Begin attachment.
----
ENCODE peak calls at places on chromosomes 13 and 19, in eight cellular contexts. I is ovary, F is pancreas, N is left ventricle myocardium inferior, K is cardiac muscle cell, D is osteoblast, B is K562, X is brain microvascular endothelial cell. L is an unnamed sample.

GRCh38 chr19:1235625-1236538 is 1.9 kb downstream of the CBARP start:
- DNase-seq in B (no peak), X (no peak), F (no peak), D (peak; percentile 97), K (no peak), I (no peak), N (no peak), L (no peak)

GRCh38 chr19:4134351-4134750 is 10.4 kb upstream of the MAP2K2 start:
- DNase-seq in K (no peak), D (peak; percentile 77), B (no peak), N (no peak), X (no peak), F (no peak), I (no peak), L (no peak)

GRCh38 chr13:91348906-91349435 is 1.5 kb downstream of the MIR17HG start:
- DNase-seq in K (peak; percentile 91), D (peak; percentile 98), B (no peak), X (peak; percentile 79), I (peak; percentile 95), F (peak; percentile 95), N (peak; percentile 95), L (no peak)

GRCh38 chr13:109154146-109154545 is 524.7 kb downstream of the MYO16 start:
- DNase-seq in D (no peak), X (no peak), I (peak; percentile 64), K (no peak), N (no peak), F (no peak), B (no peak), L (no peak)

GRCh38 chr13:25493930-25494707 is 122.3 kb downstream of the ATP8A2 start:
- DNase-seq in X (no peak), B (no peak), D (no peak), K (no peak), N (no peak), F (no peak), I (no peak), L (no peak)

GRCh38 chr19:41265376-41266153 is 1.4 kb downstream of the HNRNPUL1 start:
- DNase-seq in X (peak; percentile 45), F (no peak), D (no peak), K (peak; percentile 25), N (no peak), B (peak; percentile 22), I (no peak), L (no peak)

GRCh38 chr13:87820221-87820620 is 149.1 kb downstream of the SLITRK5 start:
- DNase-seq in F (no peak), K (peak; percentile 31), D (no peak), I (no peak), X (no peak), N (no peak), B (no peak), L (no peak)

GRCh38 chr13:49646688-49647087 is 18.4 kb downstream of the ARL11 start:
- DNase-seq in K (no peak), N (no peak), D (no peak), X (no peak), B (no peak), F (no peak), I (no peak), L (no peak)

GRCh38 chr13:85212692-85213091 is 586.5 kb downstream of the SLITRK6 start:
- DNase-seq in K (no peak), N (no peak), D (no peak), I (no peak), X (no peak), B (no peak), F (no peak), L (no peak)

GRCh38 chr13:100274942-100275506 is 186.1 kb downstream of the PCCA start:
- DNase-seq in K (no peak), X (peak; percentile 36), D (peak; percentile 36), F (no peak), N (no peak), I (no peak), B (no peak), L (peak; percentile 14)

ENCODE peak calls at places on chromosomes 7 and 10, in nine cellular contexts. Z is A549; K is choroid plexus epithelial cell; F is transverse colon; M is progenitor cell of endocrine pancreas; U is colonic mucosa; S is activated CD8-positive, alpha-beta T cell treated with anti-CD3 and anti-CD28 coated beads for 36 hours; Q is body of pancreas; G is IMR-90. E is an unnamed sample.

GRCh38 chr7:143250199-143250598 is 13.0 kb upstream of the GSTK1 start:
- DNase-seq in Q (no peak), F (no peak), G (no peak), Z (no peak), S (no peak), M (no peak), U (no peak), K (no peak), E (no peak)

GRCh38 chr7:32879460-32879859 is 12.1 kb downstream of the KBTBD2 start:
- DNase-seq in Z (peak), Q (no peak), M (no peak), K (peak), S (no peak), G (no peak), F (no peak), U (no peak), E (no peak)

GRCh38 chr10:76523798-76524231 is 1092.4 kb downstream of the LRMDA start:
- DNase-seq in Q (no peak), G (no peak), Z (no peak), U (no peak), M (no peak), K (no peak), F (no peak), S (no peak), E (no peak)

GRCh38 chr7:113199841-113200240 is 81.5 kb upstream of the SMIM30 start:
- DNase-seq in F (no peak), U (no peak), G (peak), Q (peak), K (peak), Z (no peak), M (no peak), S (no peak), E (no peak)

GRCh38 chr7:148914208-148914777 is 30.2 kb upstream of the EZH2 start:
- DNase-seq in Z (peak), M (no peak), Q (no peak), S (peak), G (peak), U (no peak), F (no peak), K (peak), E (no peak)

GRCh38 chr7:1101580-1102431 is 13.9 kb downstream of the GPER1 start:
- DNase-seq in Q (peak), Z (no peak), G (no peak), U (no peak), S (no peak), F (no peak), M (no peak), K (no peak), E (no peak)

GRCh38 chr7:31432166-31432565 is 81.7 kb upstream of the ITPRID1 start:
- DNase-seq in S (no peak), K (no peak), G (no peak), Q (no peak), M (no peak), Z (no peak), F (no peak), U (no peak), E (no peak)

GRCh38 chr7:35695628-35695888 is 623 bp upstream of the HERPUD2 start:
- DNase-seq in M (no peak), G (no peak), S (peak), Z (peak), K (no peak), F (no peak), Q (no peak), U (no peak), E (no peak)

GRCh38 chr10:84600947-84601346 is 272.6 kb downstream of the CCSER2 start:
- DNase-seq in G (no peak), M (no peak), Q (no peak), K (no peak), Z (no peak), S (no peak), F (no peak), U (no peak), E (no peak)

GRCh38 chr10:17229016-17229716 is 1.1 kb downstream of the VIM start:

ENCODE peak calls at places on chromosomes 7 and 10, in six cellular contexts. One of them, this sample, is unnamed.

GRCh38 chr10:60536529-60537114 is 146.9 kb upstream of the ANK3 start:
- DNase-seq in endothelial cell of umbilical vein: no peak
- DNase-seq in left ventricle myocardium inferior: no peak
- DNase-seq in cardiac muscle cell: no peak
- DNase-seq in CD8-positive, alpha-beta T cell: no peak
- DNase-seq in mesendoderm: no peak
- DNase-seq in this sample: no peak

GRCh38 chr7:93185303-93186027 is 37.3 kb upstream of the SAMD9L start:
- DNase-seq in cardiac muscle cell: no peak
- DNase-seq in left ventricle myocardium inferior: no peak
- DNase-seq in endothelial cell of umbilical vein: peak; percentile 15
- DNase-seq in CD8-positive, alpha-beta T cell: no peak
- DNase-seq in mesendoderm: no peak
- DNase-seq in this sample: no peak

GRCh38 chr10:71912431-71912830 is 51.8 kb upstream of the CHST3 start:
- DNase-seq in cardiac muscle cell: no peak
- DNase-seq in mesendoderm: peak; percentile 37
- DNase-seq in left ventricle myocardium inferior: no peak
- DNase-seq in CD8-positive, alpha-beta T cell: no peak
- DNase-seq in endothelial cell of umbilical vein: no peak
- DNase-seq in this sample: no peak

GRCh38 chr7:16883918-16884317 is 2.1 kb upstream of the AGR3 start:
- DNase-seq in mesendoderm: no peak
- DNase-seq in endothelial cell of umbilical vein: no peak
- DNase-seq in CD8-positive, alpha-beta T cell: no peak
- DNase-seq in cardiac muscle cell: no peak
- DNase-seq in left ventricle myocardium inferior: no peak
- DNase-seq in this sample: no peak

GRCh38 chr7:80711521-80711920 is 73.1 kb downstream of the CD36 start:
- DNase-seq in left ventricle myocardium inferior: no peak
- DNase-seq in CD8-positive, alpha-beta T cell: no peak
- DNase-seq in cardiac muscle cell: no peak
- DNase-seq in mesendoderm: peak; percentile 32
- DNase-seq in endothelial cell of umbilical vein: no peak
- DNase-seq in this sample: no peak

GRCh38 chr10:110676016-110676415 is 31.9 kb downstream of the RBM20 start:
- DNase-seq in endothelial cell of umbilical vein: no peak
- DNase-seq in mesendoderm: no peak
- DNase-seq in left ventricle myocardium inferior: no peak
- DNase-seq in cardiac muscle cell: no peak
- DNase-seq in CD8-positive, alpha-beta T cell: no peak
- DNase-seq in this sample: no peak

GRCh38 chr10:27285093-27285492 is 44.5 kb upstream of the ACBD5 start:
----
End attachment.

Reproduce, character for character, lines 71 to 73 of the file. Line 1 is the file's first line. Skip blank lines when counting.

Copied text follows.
GRCh38 chr7:80711521-80711920 is 73.1 kb downstream of the CD36 start:
- DNase-seq in left ventricle myocardium inferior: no peak
- DNase-seq in CD8-positive, alpha-beta T cell: no peak